You dissin me? Humiliation and post 9/11 global politics
Despite a growing awareness about the importance of emotions to global politics, the discipline of International Relations is still working towards adequate theorisations and investigations of their role. This is particularly noticeable in the fact that there has been little sustained, scholarly examination of the effects of various emotions on the shape and orientation of the US foreign policy reaction to 9/11. This essay seeks to begin to address both of these gaps by examining the role that dynamics of humiliation and counter-humiliation have played in contemporary global politics. In particular, it develops a theoretical understanding of humiliation and then applies this framework to explain how dynamics of humiliation have impacted post 9/11 American global policy. It concludes that we cannot fully understand the sources, and the effects, of post 9/11 contemporary politics (especially US global policy) without taking into account the dynamics of humiliation.(Published Online August 7 2006)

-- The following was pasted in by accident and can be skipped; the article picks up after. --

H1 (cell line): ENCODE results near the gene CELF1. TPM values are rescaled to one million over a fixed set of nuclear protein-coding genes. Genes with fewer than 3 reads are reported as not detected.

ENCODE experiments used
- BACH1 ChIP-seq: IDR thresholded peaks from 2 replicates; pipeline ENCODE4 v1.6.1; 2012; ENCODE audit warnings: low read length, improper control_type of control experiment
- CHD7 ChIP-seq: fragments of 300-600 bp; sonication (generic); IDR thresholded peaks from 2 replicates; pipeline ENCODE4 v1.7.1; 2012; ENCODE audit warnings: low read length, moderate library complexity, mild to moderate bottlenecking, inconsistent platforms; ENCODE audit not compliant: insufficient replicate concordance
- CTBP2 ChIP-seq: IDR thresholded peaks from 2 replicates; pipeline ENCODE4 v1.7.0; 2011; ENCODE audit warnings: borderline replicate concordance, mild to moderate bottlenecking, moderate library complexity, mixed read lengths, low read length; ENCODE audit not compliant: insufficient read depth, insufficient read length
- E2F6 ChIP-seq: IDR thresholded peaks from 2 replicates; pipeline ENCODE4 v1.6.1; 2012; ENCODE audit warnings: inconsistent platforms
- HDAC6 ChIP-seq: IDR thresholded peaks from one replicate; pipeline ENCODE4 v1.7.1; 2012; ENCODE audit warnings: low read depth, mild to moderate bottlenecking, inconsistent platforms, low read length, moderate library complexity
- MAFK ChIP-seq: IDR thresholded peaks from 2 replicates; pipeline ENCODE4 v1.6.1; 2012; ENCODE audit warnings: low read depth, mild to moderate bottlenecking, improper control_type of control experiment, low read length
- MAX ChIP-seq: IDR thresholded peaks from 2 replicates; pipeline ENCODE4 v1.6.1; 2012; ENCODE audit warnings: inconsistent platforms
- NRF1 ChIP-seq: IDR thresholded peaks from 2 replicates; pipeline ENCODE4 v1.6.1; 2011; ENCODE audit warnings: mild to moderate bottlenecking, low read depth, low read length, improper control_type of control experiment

1 For their support, encouragement, and critical debate, thanks to Kathryn Trevenen; Marc Saurette; Peter Wilson, Mark Hoffman and the participants of the LSE IR Theory workshop; Henrik Thune, Ole Jacob Sending and the participants of the Theory Seminar at the Norwegian Institute of International Affairs; and Nick Rengger, Mary Kettle and the anonymous reviewers from RIS.